The kettlebell swing is a very common exercise performed by athletes and active individuals. It requires minimal equipment, can be performed basically anywhere, and can provide a great training stimulus for developing athleticism, power, and general fitness. I used to program kettlebell swings often for my runners and triathletes as a way to improve power, but I have gone away from it the past few years. While I still feel they are a great exercise for many people, I wanted to highlight why I don’t program them for my clients and the thought process I go through when determining what should or should not be included in an endurance athlete’s strength routine.
Choosing Exercises for Runners
Every athlete I train has a unique program. Their individual anatomy, injury history, and personal preferences play a big role in figuring out what might be best in each session. When I write programming for an athlete, there are three questions I need to answer to justify each element we are including in the program.
Will this exercise help a runner tolerate training and racing better?
Is there a better option for getting the desired outcome?
Is this exercise the most efficient way to spend our time?
The goal of these questions is to make sure the exercises we choose are the most helpful and time-conscious options for runners.
I think most runners should have some type of squatting movement in their programming. That could be bodyweight squats, front squats, splits squats, or a few other variations depending on the individual. What type of squat we choose is important because we are most likely only choosing one squat movement per training session. When we choose to perform any one squat-type exercise, we are choosing not to perform all the other squat exercises available. This means we should choose the exercise option that will get us the most desired outcome from the session.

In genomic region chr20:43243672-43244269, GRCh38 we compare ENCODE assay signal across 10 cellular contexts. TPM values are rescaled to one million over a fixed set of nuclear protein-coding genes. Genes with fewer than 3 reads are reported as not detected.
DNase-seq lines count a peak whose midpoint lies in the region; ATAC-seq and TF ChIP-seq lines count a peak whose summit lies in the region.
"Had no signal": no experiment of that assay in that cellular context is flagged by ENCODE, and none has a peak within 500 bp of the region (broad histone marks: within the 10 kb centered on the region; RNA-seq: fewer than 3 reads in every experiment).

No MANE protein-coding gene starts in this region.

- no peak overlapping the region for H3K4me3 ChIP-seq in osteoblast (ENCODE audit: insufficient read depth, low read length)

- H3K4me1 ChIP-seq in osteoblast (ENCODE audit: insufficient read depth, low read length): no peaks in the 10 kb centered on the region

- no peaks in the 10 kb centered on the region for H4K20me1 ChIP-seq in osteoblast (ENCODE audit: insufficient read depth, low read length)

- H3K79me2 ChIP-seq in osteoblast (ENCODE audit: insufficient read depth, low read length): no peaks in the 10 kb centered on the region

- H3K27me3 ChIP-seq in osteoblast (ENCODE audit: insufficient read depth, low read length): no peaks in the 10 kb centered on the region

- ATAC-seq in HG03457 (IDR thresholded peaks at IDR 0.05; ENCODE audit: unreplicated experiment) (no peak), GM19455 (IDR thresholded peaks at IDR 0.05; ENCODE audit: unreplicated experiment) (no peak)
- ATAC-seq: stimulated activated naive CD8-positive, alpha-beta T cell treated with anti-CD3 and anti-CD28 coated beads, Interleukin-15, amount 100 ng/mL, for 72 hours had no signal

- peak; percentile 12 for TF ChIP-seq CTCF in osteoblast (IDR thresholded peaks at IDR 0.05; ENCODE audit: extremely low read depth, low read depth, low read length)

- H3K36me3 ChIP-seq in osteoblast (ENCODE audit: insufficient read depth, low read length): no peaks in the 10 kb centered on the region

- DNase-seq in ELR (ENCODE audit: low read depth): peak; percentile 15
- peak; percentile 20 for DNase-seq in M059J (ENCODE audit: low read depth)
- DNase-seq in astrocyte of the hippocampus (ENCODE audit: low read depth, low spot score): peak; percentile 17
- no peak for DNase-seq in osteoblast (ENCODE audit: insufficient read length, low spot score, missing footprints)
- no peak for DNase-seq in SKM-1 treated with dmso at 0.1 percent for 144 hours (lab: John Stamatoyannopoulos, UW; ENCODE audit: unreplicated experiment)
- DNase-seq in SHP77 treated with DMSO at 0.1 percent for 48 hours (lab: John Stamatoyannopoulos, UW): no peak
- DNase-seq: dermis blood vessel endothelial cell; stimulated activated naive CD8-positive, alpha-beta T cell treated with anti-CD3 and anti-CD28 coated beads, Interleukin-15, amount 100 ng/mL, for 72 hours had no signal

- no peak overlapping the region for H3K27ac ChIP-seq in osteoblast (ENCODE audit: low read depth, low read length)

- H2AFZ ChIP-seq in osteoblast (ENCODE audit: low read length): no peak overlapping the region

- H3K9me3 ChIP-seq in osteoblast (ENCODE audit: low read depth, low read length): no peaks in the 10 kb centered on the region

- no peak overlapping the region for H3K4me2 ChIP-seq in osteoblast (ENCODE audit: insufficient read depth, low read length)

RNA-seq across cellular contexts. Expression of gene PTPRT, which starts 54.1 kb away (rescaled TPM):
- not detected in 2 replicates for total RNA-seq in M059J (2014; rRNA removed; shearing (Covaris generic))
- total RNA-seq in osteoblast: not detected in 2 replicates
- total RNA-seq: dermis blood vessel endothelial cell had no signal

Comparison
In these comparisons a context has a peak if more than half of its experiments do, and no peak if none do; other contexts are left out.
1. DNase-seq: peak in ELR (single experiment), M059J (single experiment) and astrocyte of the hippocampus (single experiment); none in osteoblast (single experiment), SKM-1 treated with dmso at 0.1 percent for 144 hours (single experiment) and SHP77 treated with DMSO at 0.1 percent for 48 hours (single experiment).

When we lift weights, we break down the tissues of our body and hopefully provide the right recovery environment for those tissues to recover stronger. We need some time between performing a specific exercise to allow our body to recover. This is why you should not bench press seven days a week. It’s the same reason you do not run a track session seven days a week. The body needs time to recover and build itself back up fitter and stronger.
To me, having a bunch of different variations of the same type of exercises in a session means we probably should choose one variation and make it heavier, faster, or just go home for the day. The exercise options we have are endless, but putting more into a session does not necessarily mean a better training outcome. When your trainer, coach, PT, or whoever else says we are going to “blast your glutes” with 17 hip exercises we kind of lose the intent behind those exercises.